The exact cause of attention deficit hyperactivity disorder (ADHD) is unknown, although many studies suggest that the disorder has a very strong neurological basis. In other words, ADHD is probably caused by the way brain chemicals (neurotransmitters such as dopamine) interact in an afflicted person’s body. Because neurotransmitter activity is very much determined by genetics, it seems clear that heredity plays a significant role in ADHD. However, because the genes involved seem to target a relatively wide range of brain functions, scientists believe that ADHD is a complex genetic trait that probably results from a multifaceted combination of genetics and environmental factors.
Studies done on twins show that about 75 percent of ADHD symptoms can be attributed to genetic factors. To this point, however, no single gene has been pinpointed as the cause of ADHD. Scientists believe that a complex interaction among a number of genes can affect chemicals in the brain—specifically dopamine—that, in turn, can cause certain behavioral traits.
Although the exact mechanisms of ADHD remain unclear, a few environmental factors that increase the risk of a diagnosis have been singled out. For example, exposure to alcohol and tobacco smoke during pregnancy has been shown to increase a child’s risk of developing ADHD, as has early exposure to lead products.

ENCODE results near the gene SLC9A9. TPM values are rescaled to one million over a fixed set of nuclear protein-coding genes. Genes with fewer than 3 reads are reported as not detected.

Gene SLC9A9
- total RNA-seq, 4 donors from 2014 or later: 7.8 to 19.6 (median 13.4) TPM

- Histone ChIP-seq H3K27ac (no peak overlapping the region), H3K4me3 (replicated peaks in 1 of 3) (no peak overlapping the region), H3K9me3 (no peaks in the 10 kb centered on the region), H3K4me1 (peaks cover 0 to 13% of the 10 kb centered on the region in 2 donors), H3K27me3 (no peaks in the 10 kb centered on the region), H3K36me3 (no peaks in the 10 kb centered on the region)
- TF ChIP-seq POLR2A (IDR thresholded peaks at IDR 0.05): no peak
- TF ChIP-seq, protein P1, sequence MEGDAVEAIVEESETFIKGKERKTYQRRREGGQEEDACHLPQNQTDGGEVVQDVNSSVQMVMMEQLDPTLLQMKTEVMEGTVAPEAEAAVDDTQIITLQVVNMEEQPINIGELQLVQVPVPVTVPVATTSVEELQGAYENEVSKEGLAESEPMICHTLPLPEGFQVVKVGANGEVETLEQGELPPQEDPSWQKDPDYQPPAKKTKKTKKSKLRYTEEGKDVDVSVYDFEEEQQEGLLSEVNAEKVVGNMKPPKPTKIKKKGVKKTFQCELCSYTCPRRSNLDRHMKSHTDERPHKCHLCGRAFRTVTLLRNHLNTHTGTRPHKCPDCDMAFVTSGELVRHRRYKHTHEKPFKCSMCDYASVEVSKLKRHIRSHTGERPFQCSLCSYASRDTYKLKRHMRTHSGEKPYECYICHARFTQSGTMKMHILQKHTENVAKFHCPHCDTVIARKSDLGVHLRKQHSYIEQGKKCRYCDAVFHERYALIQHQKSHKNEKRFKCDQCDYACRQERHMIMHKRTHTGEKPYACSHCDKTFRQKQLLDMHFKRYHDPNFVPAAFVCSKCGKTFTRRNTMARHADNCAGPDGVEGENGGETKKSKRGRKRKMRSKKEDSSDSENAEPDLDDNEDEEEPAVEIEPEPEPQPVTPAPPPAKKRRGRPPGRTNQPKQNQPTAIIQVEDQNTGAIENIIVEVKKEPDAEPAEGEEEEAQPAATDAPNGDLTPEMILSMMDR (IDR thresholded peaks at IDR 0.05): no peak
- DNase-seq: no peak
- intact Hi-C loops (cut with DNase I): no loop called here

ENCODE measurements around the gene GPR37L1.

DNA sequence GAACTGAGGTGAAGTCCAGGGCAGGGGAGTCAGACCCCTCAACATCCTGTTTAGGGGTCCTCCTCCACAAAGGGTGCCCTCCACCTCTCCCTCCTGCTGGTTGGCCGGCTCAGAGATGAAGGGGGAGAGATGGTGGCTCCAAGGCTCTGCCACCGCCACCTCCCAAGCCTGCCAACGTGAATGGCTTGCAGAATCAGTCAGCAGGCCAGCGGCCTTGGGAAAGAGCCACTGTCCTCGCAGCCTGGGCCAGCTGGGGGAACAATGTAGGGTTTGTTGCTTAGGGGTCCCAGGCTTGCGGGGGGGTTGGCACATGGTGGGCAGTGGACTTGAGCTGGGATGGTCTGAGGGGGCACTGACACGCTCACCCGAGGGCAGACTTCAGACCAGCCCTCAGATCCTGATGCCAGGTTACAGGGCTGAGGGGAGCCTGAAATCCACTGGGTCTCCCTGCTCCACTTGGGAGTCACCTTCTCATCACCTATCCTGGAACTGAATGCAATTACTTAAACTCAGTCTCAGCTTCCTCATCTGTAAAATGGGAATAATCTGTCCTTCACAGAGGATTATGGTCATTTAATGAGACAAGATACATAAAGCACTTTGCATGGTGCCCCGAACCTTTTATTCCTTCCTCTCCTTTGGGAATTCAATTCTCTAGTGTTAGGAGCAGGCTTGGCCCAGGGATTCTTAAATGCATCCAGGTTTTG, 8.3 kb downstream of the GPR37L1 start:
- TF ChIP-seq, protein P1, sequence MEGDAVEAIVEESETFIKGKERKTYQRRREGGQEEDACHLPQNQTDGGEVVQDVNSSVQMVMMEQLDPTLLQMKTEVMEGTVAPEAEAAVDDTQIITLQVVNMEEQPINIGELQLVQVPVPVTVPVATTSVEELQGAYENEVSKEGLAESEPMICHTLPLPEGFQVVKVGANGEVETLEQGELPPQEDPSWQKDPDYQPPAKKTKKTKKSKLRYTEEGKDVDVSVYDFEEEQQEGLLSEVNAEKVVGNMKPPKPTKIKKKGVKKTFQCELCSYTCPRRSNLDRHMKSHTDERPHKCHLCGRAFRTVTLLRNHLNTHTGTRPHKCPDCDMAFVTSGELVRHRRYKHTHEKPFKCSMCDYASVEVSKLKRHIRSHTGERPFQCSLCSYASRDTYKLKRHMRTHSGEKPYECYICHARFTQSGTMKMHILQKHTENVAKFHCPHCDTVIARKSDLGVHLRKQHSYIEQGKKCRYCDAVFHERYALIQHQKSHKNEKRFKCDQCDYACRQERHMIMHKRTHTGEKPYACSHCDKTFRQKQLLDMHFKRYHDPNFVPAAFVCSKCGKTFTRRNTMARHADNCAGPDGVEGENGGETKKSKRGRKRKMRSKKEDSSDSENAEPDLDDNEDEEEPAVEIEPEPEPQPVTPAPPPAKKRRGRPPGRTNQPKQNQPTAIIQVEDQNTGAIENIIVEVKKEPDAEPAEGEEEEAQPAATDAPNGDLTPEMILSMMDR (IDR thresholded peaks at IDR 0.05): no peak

Recent British studies found evidence that artificial colors and the preservative sodium benzoate each led to increased hyperactivity in children. Researchers in the field continue to study the effects of these and other food additives on behavioral disorders in children.
Unfortunately, the risk factors for attention deficit hyperactivity disorder (ADHD) tend to be either genetic or related to environmental factors experienced during pregnancy or infancy and are therefore largely outside of an individual’s control.
A family history of ADHD or other mental health issues may raise ADHD risk. Studies show that approximately 75 percent of ADHD symptoms are genetically determined.
Males are nearly twice as likely to be diagnosed as females.
Research shows that a mother's use of cigarettes, alcohol, or other drugs during pregnancy may increase the risk of ADHD.
Exposure to Lead
Some studies suggest that lead exposure may cause symptoms associated with ADHD.
Studies show that children born prematurely have a significantly higher risk of developing ADHD.